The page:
4.) Hike across Malta or Gozo
Now, this sounds more strenuous than it actually is. Near Popeye Village is Għadira Natural Reserve (this is where the island of Malta actually narrows to about 500 metres in width and) where you can walk from one side of the island to the other, in literally 30 minutes!
However if you want a proper hike, the Girgenti Walk is beautiful and takes in lots of historical sites. It really is one of the best places in Malta if you love a good ramble.
5.) See Ta’ Pinu Basilica, Gozo
Located a good 35-minute walk from Għarb on Gozo, Ta’ Pinu Basilica is a Roman Catholic minor basilica and national shrine. The church is dedicated to the Blessed Virgin of Ta’ Pinu. The basilica is located in open countryside which allows visitors to enjoy beautiful views of the area and is of great national importance to Gozitans everywhere.
6.) The Basilica of Our Lady of Mount Carmel, Valletta
Probably the most iconic Basilica’s in the country, The Basilica of Our Lady of Mount Carmel is a Roman Catholic church in the capital Valletta. It is one of the most famous churches and main tourist attractions of Valletta, and it forms part of a UNESCO World Heritage site which includes the entire city.
It’s perfect to explore on your day in the capital. Keep your eyes peeled for the painting of Our Lady of Mount Carmel that’s inside, too.
7.) See the sunset at Senglea harbour, Malta
Take a bus or watertaxi to Senglea centre and walk north to the fort at the penn’s tip from where there is a great view of the Grand Harbour and Valletta. Make sure to visit the Senglea Harbour area around sunset, when the sun lights up the cobbled buildings with its beautiful orange glow.
8.) Visit the Upper & Lower Barrakka Gardens, Malta
The Upper Barrakka Gardens are one of the best places in Malta to get a view across the Grand Natural Harbour. As the highest point of the historic walls, you’ll get to peek out across the harbour from a completely different perspective. The Lower Barrakka Gardens house a picturesque monument to Sir Alexander Ball, which is a prominent feature in the form of a neoclassical temple located at the centre of the garden.
9.) Visit the Blue Grotto, Malta
The Blue Grotto is perched on the southern end of Malta and easily reached by boat or seen from above. It’s quite easy to arrange a boat from most hotels and from Valletta itself. The Blue Grotto actually refers to a number of sea caverns on the south east coast of Malta, a short distance off the fishermen’s harbour of Wied iż-Żurrieq limits of Qrendi, Malta. The location of the caves, combined with the rays of sunlight, lead to the seawater mirroring and showing numerous shades of blue on the cave walls and ceilings. Due to the caves location and the morning light, this time of day (morning) showcases a unique mix of incredible blues and underwater scenery that’s transformed with the morning sunlight. After about 1 pm the effect is not quite the same, so make sure to plan your time well.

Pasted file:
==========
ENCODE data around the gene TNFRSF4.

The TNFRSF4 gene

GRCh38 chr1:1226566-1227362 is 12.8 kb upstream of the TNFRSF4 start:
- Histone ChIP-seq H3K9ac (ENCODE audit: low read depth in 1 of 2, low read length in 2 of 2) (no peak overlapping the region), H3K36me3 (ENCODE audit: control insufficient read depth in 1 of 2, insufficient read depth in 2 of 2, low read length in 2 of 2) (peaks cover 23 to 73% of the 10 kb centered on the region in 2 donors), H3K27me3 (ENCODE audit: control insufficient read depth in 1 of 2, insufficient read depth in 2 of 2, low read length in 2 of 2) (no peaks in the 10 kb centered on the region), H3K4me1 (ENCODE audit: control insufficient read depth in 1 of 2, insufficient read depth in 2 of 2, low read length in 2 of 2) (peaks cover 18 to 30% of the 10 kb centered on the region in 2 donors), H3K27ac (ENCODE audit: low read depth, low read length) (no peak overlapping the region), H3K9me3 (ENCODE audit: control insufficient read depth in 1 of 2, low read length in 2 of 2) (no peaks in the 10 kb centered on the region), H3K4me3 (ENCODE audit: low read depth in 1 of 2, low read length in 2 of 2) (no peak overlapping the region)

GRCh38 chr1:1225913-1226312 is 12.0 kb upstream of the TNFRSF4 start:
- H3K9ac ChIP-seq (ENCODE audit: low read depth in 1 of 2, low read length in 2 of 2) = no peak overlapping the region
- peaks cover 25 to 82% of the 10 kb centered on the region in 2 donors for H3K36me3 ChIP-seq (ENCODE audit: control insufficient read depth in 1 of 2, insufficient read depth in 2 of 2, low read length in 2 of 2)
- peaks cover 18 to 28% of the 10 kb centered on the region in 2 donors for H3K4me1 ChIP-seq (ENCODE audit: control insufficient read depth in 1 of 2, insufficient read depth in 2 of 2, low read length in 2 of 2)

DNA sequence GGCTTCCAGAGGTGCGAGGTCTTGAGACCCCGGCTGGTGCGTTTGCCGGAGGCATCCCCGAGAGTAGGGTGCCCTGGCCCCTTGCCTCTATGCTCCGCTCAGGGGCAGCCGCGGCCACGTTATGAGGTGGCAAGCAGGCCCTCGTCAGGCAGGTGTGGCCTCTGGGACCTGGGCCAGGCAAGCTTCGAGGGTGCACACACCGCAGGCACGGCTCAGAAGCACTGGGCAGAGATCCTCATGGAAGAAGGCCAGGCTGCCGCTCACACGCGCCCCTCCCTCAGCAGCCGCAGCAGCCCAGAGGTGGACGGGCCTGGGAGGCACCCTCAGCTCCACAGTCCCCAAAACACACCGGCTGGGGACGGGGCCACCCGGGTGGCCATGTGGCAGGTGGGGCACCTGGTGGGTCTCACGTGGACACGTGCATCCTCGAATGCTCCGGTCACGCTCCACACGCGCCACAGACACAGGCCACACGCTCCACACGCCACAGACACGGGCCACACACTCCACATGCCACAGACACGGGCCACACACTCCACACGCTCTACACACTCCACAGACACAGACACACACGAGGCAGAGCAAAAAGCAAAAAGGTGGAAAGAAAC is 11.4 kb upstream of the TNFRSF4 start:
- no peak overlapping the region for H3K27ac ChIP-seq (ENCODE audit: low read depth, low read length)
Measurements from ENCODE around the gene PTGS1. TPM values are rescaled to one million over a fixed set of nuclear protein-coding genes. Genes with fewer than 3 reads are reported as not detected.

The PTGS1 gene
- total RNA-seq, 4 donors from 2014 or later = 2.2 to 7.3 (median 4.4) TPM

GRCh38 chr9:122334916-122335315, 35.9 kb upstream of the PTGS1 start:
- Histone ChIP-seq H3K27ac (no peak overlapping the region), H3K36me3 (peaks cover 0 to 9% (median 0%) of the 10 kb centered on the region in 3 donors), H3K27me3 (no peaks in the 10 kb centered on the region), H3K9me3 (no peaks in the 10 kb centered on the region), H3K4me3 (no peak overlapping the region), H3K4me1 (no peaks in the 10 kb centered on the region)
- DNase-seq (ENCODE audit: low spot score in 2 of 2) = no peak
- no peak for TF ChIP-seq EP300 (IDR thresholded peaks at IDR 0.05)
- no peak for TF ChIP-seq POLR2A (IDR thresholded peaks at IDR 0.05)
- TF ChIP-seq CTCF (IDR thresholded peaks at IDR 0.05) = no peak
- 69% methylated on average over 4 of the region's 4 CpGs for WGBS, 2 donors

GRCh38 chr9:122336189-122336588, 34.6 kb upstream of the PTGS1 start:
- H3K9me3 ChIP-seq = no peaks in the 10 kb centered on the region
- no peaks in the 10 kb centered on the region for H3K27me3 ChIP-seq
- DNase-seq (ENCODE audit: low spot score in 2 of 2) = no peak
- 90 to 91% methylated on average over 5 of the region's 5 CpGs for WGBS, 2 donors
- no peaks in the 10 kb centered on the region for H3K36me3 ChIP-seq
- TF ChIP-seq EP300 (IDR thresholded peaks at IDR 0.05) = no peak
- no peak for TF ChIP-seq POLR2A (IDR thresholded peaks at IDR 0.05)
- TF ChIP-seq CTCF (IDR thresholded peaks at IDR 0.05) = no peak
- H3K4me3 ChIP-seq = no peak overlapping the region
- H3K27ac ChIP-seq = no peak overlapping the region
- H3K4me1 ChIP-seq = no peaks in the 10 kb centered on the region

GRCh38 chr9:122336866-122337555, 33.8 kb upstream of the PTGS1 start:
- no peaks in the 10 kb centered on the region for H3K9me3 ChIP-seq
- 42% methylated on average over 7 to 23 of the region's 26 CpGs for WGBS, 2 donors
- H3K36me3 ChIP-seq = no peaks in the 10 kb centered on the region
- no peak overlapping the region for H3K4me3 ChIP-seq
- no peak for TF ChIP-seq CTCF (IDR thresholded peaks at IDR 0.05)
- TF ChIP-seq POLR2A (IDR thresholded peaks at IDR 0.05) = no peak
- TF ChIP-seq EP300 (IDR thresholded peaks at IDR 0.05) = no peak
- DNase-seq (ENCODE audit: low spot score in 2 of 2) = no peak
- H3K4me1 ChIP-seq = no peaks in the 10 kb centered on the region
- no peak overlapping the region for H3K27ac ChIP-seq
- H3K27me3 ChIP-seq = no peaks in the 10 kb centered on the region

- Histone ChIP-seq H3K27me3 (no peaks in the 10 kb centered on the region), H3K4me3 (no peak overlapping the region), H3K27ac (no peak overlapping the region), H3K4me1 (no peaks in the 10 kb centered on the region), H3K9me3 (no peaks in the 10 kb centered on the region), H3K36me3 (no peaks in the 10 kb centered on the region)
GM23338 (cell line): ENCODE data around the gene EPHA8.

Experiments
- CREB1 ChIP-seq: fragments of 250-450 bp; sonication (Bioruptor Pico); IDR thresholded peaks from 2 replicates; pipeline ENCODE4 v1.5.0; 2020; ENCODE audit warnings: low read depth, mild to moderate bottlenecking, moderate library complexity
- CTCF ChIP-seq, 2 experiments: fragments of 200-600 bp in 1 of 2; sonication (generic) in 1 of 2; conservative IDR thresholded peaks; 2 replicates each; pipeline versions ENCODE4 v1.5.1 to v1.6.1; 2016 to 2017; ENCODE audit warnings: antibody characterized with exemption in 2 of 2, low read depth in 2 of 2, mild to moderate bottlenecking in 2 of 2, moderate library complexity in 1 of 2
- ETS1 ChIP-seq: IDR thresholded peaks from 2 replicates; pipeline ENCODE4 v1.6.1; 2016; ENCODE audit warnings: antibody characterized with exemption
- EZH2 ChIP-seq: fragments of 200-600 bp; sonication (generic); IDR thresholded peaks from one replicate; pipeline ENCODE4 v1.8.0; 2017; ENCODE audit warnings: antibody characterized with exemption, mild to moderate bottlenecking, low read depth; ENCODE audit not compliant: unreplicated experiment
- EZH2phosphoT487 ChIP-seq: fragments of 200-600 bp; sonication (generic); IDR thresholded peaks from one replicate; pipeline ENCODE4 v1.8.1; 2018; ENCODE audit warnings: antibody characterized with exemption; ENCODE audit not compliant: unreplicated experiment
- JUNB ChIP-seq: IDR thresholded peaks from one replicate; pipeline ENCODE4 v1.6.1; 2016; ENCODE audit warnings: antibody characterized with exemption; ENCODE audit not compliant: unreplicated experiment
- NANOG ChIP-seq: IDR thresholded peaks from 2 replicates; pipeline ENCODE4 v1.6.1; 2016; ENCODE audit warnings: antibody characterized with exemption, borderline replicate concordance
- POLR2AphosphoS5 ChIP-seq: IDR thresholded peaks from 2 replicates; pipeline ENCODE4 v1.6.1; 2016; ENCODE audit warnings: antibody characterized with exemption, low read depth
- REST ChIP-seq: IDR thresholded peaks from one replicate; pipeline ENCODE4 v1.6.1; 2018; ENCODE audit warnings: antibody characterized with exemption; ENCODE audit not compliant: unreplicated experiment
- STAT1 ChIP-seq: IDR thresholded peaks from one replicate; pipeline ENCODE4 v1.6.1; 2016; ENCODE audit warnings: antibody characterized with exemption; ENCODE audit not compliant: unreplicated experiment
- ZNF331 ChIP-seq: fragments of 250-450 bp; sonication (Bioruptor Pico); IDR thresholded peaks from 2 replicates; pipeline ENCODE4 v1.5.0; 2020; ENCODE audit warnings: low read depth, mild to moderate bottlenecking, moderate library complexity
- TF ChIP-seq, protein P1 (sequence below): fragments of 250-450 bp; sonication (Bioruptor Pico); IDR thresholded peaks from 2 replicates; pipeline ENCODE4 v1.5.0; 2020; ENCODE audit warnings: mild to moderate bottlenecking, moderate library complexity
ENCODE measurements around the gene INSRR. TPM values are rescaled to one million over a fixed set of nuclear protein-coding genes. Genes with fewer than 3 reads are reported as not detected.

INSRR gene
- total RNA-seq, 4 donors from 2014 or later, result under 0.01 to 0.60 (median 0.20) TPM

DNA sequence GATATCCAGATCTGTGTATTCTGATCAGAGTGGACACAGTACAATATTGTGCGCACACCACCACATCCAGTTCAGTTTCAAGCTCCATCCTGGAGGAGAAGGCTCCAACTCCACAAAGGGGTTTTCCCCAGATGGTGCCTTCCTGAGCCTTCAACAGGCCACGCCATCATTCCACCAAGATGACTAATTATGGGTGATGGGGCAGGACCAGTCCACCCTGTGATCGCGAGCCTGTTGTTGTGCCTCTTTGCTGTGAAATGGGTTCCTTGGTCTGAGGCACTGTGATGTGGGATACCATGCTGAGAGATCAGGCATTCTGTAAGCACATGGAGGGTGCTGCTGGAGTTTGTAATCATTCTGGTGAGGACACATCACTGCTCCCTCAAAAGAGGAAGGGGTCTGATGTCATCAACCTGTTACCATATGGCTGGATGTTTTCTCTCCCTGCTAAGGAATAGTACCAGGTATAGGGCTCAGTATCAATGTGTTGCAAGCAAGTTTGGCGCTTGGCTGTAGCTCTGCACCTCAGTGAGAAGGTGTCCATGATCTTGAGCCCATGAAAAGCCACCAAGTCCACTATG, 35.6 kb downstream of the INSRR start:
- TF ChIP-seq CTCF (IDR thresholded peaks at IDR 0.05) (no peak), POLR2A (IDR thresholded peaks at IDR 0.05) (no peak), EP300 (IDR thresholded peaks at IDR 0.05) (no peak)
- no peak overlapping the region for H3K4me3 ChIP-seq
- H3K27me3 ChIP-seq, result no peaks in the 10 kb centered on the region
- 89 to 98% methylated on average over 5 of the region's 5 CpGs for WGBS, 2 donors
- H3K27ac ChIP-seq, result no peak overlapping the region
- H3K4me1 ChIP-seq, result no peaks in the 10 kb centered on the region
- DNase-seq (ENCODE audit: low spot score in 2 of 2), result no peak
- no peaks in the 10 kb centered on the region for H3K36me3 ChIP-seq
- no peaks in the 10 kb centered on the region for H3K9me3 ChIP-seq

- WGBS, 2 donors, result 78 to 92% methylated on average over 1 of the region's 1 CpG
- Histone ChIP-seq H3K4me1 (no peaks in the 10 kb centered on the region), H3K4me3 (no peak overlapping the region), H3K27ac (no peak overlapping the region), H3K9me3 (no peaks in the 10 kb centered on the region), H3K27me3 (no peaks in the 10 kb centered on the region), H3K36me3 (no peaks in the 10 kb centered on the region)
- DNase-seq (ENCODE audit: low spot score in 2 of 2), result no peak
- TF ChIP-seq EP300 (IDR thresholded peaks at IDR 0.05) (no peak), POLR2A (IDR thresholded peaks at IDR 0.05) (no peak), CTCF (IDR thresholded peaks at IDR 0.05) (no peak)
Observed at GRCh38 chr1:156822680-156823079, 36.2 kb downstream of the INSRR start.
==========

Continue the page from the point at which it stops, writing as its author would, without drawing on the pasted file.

10.) Go inside the Rotunda of Mosta, Malta
If you haven’t made it to Rome, you should definitely visit the Rotunda of Mosta as it was designed and modelled after the Pantheon itself. What most people don’t know is that the Rotunda is actually the third largest unsupported dome in the whole world and well worth seeing in person.
11.) Explore Valletta, Malta
The whole city of Valletta has been awarded UNESCO World Heritage Status and it’s easy to see why.
Valletta’s 16th-century buildings were constructed by the Knights Hospitaller. The city was named after Jean Parisot de Valette, who succeeded in defending the island from an Ottoman invasion during the Great Siege of Malta. The city is noted for its fortifications, consisting of bastions, curtains and cavaliers, along with the beauty of its Baroque palaces, gardens and churches. Take a walk around the cobbled streets and wander through this architecturally stunning capital that looks like it’s out of a movie set.
12.) Find Ħaġar Qim, Malta
The Megalithic temples of Ħaġar Qim are one of the oldest and most precious historical sites on earth, dating as far back as 3,600BC. That’s well over 5,000 years old! Make sure to visit the Northern Temple, the Women’s Temple and the Main Temple itself. Although the site isn’t Machu Picchu with its awe-inspiring vistas, it really does have a history that dates back much further than most other pre-historic temples and is a great UNESCO site to experience.